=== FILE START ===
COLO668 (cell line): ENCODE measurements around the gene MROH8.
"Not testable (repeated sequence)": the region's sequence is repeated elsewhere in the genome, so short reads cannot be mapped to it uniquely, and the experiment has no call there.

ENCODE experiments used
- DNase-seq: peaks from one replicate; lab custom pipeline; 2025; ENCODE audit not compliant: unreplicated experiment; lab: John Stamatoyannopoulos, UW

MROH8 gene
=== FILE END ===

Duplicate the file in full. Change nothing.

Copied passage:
COLO668 (cell line): ENCODE measurements around the gene MROH8.
"Not testable (repeated sequence)": the region's sequence is repeated elsewhere in the genome, so short reads cannot be mapped to it uniquely, and the experiment has no call there.

ENCODE experiments used
- DNase-seq: peaks from one replicate; lab custom pipeline; 2025; ENCODE audit not compliant: unreplicated experiment; lab: John Stamatoyannopoulos, UW

MROH8 gene